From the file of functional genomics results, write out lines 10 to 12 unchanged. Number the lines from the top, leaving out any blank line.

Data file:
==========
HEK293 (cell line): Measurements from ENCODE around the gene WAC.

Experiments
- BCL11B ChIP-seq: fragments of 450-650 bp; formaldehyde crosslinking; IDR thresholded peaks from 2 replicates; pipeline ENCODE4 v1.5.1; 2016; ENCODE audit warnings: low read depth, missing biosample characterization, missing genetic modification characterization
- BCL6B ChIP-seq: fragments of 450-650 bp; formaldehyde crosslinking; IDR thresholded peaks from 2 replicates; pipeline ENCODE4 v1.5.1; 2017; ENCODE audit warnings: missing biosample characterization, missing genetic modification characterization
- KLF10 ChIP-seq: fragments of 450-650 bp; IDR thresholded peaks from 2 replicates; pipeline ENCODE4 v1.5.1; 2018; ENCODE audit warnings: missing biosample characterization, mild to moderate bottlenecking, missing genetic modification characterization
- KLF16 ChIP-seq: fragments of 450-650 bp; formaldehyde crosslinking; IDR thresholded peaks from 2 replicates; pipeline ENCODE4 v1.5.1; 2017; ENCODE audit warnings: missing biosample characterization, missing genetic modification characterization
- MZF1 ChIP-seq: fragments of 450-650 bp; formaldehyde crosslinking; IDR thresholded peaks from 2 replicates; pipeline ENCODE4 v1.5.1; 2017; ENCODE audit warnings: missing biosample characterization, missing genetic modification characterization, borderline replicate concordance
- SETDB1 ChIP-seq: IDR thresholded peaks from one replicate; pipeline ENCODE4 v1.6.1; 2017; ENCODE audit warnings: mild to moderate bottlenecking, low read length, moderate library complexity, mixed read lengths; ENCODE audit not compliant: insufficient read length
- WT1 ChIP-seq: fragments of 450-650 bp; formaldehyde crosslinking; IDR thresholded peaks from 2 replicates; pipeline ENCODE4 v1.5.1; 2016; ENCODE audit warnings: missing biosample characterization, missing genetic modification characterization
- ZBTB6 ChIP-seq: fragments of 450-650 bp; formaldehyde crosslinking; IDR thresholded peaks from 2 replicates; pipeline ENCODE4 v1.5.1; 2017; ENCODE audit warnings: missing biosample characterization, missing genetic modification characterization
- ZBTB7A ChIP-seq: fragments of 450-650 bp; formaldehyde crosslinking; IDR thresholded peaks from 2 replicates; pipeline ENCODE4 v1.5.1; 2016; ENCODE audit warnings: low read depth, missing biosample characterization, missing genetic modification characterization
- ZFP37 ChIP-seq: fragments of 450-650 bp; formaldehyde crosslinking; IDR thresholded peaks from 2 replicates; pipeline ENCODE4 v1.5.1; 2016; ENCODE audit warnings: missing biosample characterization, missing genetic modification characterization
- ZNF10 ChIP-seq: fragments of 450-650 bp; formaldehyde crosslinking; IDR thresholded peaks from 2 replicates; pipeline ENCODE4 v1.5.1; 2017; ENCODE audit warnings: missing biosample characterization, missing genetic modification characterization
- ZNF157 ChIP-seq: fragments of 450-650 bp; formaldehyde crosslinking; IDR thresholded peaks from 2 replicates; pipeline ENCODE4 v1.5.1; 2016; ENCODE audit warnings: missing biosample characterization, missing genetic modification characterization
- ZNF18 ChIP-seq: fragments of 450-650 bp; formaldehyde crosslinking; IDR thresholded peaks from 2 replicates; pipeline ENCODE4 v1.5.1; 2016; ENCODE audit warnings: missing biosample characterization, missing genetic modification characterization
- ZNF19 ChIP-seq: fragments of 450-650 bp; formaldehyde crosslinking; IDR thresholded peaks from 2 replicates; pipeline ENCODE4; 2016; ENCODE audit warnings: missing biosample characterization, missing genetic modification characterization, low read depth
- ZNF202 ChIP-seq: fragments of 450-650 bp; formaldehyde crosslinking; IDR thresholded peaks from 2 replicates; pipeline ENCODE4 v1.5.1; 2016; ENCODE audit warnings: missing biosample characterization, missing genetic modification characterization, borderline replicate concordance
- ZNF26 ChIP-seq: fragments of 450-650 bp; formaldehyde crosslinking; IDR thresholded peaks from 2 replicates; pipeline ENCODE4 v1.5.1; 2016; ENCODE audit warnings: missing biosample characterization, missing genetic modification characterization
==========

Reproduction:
- ZBTB6 ChIP-seq: fragments of 450-650 bp; formaldehyde crosslinking; IDR thresholded peaks from 2 replicates; pipeline ENCODE4 v1.5.1; 2017; ENCODE audit warnings: missing biosample characterization, missing genetic modification characterization
- ZBTB7A ChIP-seq: fragments of 450-650 bp; formaldehyde crosslinking; IDR thresholded peaks from 2 replicates; pipeline ENCODE4 v1.5.1; 2016; ENCODE audit warnings: low read depth, missing biosample characterization, missing genetic modification characterization
- ZFP37 ChIP-seq: fragments of 450-650 bp; formaldehyde crosslinking; IDR thresholded peaks from 2 replicates; pipeline ENCODE4 v1.5.1; 2016; ENCODE audit warnings: missing biosample characterization, missing genetic modification characterization